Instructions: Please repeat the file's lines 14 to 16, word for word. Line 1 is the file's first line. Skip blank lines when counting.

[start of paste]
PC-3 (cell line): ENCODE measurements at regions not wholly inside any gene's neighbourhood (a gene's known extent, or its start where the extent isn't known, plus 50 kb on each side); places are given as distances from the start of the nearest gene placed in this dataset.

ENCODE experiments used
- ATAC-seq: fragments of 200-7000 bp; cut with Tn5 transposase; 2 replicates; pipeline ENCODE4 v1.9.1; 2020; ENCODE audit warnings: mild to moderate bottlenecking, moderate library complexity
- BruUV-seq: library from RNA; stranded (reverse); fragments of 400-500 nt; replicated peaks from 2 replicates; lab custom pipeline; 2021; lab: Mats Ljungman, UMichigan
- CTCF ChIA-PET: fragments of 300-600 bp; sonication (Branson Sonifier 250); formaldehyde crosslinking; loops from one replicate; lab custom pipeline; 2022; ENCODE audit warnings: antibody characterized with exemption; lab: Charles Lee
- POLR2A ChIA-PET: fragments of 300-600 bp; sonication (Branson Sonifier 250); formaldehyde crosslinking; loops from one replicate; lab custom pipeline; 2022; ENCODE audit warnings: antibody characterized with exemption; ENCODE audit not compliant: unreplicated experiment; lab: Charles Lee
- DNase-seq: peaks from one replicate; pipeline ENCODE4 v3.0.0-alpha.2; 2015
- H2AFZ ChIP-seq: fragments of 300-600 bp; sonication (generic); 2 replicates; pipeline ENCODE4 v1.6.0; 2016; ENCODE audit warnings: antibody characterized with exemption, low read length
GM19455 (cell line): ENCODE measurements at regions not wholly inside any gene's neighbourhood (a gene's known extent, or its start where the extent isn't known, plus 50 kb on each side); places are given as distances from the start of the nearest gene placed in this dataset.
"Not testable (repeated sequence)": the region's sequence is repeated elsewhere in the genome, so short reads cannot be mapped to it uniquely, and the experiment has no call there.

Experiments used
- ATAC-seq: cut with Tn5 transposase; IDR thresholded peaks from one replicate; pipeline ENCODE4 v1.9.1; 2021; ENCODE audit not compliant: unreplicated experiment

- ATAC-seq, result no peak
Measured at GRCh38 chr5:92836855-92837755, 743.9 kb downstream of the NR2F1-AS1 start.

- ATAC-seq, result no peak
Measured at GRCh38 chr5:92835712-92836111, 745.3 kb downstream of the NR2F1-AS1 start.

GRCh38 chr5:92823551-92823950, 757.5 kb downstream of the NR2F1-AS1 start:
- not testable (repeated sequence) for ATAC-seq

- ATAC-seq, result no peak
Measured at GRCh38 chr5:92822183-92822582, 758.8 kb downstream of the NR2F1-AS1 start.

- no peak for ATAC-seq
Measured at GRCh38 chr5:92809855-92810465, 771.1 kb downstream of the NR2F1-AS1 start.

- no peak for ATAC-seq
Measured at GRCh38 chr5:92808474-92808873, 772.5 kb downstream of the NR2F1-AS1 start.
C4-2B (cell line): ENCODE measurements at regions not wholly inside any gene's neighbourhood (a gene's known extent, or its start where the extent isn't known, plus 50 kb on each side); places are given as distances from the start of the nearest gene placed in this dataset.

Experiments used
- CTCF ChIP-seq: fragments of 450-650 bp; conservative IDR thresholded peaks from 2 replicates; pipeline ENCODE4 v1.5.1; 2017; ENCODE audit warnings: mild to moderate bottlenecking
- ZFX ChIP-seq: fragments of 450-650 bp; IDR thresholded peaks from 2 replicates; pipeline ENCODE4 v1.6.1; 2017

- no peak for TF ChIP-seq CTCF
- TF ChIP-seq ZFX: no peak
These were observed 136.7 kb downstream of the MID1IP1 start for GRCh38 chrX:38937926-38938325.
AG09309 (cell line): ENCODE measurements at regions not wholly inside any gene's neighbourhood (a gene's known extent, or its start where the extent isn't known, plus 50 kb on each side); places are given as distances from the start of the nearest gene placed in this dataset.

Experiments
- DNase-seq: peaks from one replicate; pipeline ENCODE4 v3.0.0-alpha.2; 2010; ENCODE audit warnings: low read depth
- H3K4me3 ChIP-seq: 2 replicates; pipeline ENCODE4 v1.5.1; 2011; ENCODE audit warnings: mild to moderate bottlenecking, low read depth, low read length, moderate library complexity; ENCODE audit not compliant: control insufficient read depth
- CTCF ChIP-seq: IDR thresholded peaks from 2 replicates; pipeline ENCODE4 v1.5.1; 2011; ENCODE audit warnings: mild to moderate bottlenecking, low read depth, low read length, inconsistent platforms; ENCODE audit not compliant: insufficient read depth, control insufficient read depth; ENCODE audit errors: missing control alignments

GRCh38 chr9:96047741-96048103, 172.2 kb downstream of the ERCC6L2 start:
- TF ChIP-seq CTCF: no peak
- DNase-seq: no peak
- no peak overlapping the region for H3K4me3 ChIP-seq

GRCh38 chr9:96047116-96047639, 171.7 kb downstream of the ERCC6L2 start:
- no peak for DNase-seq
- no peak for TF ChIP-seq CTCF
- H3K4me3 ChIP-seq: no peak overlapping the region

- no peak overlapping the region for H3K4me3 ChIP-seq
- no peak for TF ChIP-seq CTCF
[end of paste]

Measured at GRCh38 chr5:92836855-92837755, 743.9 kb downstream of the NR2F1-AS1 start.

- ATAC-seq, result no peak
Measured at GRCh38 chr5:92835712-92836111, 745.3 kb downstream of the NR2F1-AS1 start.